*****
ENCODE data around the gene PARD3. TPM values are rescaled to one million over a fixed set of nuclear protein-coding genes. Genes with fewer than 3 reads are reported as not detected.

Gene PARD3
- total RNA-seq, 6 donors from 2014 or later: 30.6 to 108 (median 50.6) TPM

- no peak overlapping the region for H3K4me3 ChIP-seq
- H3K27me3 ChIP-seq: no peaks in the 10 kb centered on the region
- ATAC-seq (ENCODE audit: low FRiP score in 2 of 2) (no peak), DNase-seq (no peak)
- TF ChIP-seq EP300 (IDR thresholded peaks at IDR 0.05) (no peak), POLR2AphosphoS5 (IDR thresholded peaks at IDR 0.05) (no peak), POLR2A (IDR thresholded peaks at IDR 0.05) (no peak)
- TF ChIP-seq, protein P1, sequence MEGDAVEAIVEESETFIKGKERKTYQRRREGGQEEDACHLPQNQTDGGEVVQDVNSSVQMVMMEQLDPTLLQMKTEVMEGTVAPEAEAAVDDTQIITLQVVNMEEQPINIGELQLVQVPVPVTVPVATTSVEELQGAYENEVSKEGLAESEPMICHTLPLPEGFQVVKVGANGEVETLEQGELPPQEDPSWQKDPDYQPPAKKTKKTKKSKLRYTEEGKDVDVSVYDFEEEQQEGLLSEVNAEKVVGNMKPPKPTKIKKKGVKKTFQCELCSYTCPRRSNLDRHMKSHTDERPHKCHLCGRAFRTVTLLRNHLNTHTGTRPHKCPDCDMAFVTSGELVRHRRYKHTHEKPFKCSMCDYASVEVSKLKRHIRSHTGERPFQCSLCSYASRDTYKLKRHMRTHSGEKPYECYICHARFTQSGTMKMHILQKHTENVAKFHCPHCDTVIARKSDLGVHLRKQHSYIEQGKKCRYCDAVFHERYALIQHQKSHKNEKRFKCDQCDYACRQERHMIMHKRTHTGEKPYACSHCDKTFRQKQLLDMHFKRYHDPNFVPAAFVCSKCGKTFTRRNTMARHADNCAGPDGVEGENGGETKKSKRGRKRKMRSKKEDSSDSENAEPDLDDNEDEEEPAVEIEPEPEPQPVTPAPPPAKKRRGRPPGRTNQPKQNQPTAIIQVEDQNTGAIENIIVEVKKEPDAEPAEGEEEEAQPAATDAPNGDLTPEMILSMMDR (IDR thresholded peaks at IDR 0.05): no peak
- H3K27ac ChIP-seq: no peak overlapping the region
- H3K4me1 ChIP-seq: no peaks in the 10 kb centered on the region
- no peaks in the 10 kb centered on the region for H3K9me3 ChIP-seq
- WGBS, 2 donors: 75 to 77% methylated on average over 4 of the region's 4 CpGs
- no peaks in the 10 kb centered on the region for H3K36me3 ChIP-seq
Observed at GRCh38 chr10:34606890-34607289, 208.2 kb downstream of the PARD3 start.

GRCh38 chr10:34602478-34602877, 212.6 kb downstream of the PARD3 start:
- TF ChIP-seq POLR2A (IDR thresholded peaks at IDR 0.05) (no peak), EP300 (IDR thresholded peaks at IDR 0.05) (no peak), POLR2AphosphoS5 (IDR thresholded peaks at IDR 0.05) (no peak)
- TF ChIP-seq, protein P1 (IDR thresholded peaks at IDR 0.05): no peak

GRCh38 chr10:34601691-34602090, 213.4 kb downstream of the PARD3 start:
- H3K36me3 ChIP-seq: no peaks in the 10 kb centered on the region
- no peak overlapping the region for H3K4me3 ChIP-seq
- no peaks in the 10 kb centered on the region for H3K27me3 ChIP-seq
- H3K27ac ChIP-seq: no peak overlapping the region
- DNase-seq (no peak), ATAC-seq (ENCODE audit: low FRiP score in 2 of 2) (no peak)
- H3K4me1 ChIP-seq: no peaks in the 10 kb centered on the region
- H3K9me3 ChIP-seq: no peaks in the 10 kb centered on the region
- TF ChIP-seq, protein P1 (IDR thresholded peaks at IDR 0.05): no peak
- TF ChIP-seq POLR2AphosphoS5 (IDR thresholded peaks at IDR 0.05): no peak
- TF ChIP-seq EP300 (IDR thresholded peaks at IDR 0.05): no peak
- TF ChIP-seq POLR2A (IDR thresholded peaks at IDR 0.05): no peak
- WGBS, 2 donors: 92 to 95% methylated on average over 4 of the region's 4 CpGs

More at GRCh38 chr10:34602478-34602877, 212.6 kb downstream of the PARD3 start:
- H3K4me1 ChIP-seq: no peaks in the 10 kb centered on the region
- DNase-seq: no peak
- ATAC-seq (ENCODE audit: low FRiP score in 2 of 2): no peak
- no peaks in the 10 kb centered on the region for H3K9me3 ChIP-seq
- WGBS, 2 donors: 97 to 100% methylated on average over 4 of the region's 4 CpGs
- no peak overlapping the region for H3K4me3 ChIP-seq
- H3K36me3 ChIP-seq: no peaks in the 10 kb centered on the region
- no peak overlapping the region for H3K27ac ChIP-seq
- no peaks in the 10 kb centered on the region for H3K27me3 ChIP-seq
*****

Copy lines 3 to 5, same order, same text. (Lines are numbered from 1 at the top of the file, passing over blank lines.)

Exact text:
- total RNA-seq, 6 donors from 2014 or later: 30.6 to 108 (median 50.6) TPM

- no peak overlapping the region for H3K4me3 ChIP-seq
- H3K27me3 ChIP-seq: no peaks in the 10 kb centered on the region